The Apostles' Creed Explained

The Apostles’ Creed
I believe in God, the Father Almighty, creator of heaven and earth.
I believe in Jesus Christ, His only Son, our Lord,
who was conceived by the Holy Spirit
and born of the virgin Mary.
He suffered under Pontius Pilate,
was crucified, died, and was buried;
He descended into hell.
The third day He rose again from the dead.
He ascended into heaven
and is seated at the right hand of God the Father Almighty.
And will come again to judge the living and the dead.
I believe in the Holy Spirit,
the holy catholic* (global) church,
the communion of saints,
the forgiveness of sins,
the resurrection of the body,
and the life everlasting. Amen.

Creed comes from the Latin word “Credo” which means “I believe.” Now some independent and denominational churches will say they do not believe in creeds, yet they have “By-Laws of faith and Christian doctrine” printed for their members saying specifically what they believe about the Christian faith. Thus, they are creedal. They just don’t recite the creeds in worship. Where did the Apostles' Creed come from? Heresy and false teaching began to creep into the Christian community as early as 70, 80, and 90 A.D. Dr. Arthur Wainwright, a professor of New Testament at Emory University, taught that the Gospel of John originated due to a popular heresy called “Gnosticism” which taught that the body was inherently evil so Jesus could have never inhabited a human body since He was holy. Thus, Jesus would have never died a physical death on the cross, nor would Jesus have physically been resurrected from the dead by the power of God. The belief was Jesus was a spirit or ghost for all practical purposes. This is why John’s Gospel in 1:14 says, “And the Word became flesh and dwelt among us, full of truth and grace, and we beheld His glory, as the glory of the only begotten son of the Father.” Thus, false teaching had to be addressed, and when early Christians were being discipled it was imperative for them to be asked core questions before they were baptized. Hippolytus was a major leader in the late first and early second century who wrote several volumes addressing heresy in the early church that has been preserved in the work: Apostolic Tradition of Hippolytus. For example, the bishop or pastor would ask, “Dost thou believe in God the Father Almighty?” Tradition has suggested that The Apostles' Creed came from the early Apostles of Jesus. However, it originated around 200 A.D. to address the heresies mentioned and to prepare candidates for baptism into the Christian Faith.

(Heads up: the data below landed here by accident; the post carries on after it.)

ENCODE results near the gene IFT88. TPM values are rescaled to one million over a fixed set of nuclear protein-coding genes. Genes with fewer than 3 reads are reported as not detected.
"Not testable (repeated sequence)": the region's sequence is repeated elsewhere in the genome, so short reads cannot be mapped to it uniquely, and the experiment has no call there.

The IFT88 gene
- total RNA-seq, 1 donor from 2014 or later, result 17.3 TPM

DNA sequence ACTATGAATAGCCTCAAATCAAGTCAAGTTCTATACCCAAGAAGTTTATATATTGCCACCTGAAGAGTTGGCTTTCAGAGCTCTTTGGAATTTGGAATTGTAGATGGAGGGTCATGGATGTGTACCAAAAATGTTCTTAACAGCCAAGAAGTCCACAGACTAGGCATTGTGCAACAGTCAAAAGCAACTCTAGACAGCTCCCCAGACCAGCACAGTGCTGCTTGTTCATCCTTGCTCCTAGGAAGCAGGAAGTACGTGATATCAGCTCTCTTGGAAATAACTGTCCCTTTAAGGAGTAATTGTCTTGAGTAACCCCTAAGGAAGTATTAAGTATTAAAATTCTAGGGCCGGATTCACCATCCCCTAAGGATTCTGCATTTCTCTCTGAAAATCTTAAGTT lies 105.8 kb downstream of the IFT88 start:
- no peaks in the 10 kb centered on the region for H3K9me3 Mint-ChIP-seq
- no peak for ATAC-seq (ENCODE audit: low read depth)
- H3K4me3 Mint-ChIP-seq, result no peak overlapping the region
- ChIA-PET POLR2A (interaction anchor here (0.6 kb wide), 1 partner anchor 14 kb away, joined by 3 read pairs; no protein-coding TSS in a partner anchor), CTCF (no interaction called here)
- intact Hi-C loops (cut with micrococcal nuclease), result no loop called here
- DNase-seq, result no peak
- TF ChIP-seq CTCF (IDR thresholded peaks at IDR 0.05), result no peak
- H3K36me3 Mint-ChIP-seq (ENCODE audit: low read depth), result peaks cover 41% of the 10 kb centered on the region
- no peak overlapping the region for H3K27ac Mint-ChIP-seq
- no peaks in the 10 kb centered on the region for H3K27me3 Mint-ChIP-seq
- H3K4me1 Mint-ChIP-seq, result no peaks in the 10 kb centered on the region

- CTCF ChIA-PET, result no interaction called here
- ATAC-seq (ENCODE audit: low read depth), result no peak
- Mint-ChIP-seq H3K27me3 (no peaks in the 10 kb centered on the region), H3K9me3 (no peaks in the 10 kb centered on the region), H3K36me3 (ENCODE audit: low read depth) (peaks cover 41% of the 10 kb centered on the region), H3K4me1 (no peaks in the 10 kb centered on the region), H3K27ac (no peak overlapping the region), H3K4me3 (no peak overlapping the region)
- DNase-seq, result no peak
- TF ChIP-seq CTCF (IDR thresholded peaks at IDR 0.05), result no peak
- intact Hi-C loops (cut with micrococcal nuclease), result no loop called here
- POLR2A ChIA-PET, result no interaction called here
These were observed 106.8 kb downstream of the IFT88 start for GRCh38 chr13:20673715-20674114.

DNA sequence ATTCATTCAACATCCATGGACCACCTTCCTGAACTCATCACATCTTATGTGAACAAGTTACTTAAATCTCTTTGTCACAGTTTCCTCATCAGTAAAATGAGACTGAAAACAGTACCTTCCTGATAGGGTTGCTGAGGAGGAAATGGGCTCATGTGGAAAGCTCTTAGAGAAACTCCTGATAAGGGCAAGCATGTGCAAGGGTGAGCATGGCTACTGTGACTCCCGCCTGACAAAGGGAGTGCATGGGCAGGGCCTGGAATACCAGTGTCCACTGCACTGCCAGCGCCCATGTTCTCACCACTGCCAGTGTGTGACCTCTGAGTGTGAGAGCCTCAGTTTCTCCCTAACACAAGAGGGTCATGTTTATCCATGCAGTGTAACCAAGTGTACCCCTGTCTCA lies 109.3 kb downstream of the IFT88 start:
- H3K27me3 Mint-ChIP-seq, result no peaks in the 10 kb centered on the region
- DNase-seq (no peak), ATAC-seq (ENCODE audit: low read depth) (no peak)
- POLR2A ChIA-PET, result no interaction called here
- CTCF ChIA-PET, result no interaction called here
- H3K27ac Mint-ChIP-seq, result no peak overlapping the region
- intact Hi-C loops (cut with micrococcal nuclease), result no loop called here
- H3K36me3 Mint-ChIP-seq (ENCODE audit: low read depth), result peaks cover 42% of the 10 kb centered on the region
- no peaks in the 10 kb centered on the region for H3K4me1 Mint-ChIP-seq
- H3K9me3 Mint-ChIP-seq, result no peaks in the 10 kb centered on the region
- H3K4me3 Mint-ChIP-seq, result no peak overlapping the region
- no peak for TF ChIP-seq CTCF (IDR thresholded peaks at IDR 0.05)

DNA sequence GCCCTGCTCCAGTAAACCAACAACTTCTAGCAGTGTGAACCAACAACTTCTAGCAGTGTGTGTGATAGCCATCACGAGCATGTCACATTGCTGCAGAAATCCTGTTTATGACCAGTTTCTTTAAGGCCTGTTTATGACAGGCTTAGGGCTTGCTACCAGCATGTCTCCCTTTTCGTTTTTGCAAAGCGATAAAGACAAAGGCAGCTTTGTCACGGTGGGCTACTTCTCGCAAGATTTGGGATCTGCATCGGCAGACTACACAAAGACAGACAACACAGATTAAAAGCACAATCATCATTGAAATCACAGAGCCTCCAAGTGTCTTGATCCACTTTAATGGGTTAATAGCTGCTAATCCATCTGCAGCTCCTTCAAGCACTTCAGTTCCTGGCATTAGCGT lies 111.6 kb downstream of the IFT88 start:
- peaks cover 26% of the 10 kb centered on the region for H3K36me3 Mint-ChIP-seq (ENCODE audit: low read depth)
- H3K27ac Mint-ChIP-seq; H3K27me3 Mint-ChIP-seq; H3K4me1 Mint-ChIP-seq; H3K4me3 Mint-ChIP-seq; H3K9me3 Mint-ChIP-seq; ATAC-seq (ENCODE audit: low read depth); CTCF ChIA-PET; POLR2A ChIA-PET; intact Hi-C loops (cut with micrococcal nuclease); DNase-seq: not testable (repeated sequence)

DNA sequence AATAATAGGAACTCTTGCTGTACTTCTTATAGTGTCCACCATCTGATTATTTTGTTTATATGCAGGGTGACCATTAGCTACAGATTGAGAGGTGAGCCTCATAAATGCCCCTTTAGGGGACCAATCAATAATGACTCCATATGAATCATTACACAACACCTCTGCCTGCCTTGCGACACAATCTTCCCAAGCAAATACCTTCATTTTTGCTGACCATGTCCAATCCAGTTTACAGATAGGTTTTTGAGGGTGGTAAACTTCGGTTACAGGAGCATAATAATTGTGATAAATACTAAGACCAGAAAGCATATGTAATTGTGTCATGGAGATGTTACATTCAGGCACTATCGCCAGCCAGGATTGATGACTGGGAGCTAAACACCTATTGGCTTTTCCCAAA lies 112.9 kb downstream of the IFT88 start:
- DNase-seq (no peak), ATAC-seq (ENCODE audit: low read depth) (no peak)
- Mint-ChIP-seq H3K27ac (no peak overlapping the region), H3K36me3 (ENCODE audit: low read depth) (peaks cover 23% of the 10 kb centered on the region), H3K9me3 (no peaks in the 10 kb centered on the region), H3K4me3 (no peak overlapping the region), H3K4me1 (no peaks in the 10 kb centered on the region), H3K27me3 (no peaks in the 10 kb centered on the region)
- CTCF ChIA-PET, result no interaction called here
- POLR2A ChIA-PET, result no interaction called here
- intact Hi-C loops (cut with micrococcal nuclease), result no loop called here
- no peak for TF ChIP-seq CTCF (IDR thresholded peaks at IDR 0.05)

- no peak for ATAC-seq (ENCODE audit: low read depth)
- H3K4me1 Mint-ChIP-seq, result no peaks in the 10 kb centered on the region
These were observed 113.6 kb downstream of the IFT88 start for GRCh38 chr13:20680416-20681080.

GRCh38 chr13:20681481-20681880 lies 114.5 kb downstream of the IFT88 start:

The Apostles' Creed contains the “core of Christian beliefs,” what Scripture and Orthodox faith believes concerning God, Jesus (the Virgin Birth, crucifixion, resurrection), the Holy Spirit, the second coming of Jesus, and the “holy catholic (global) church.” (Holy catholic church is not confessing belief in the Roman Catholic Church. It is confessing belief that there is one large fellowship of Christians throughout the world called the body of Christ. Revelation 7 speaks to this.)

The early church confronted the false teaching of their day by summarizing the core elements of the Christian Faith. These foundational beliefs of Christianity are what gave them life and are that for which they would be willing to die. Many did give their lives for these core beliefs of the Christian faith. They would not deny the divinity and humanity of Jesus. They would not say that Caesar is Lord. They confessed Jesus Christ as Lord. So when you and I say the Apostles' Creed we are joining the voices of millions, and now over 2 billion, Christians for centuries who have said, “I believe….”

For more practical information about the Apostles' and Nicene Creed see Dr. Timothy Tennent’s writing…

By President Timothy C. Tennent of Asbury Theological Seminary
The corporate recitation of ecumenical creeds (Apostles’ Creed and Nicene Creed) has been a standard practice in churches around the world for hundreds of years. These are rich treasures for us as followers of Jesus Christ.

First, it is an important link with the global church, both around the world, as well as back through time. There are many aspects of our modern worship services which would be unrecognizable to Christians from previous periods in history, but the creeds represent a rare place of unity and we should celebrate that. We often focus on what makes our churches different; whether it be forms of church government, or speaking in tongues, or how we baptize, and so forth. There is a place for all of that. But it is comforting to know that there are certain truths which are foundational to Christian identity whether you are a Roman Catholic, an Eastern Orthodox, a Pentecostal, an Anglican, or any number of the myriad of Protestant or independent churches around the world. The creeds spell out for us how we are mystically linked to Christ and to Christians throughout the world and back through time.

Second, the creeds remind us of our common confession as Christians. The creeds do not represent all that the church embodies in the world, but they do spell out the doctrinal core, the absolute essentials of Christian identity. They remember our Trinitarian faith. They recall that God is the creator of “heaven and earth.” They rehearse for us the great redemptive acts in Jesus Christ. They remind us of the work of the Holy Spirit. They recall for us the key elements of the gospel: the gathered church, the power of forgiveness, the anticipation of our bodily resurrection, and our eternal destiny. In short, there is no greater summary, or more condensed statement of distinctively Christian statements than that which is found in the ecumenical creeds.
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